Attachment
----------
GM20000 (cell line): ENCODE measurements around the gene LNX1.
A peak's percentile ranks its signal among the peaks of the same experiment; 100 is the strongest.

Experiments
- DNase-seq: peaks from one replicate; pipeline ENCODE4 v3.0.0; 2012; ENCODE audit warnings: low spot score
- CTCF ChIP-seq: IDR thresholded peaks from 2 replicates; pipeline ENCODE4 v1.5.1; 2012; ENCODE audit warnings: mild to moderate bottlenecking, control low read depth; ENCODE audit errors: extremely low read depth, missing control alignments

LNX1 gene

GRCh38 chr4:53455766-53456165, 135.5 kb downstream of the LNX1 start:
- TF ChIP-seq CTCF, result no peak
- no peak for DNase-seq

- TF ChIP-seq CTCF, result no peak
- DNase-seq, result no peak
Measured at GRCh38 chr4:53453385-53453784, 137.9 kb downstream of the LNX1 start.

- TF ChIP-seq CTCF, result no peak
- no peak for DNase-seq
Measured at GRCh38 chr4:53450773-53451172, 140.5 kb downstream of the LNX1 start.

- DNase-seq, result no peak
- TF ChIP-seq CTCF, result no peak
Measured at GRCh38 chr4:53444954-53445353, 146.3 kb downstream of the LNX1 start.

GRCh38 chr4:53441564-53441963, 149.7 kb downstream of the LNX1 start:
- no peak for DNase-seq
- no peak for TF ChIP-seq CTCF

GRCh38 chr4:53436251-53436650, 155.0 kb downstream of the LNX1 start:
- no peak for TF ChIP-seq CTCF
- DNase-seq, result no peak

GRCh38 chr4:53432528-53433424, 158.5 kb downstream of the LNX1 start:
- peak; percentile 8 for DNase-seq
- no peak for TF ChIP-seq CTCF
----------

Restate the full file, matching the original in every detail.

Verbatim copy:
GM20000 (cell line): ENCODE measurements around the gene LNX1.
A peak's percentile ranks its signal among the peaks of the same experiment; 100 is the strongest.

Experiments
- DNase-seq: peaks from one replicate; pipeline ENCODE4 v3.0.0; 2012; ENCODE audit warnings: low spot score
- CTCF ChIP-seq: IDR thresholded peaks from 2 replicates; pipeline ENCODE4 v1.5.1; 2012; ENCODE audit warnings: mild to moderate bottlenecking, control low read depth; ENCODE audit errors: extremely low read depth, missing control alignments

LNX1 gene

GRCh38 chr4:53455766-53456165, 135.5 kb downstream of the LNX1 start:
- TF ChIP-seq CTCF, result no peak
- no peak for DNase-seq

- TF ChIP-seq CTCF, result no peak
- DNase-seq, result no peak
Measured at GRCh38 chr4:53453385-53453784, 137.9 kb downstream of the LNX1 start.

- TF ChIP-seq CTCF, result no peak
- no peak for DNase-seq
Measured at GRCh38 chr4:53450773-53451172, 140.5 kb downstream of the LNX1 start.

- DNase-seq, result no peak
- TF ChIP-seq CTCF, result no peak
Measured at GRCh38 chr4:53444954-53445353, 146.3 kb downstream of the LNX1 start.

GRCh38 chr4:53441564-53441963, 149.7 kb downstream of the LNX1 start:
- no peak for DNase-seq
- no peak for TF ChIP-seq CTCF

GRCh38 chr4:53436251-53436650, 155.0 kb downstream of the LNX1 start:
- no peak for TF ChIP-seq CTCF
- DNase-seq, result no peak

GRCh38 chr4:53432528-53433424, 158.5 kb downstream of the LNX1 start:
- peak; percentile 8 for DNase-seq
- no peak for TF ChIP-seq CTCF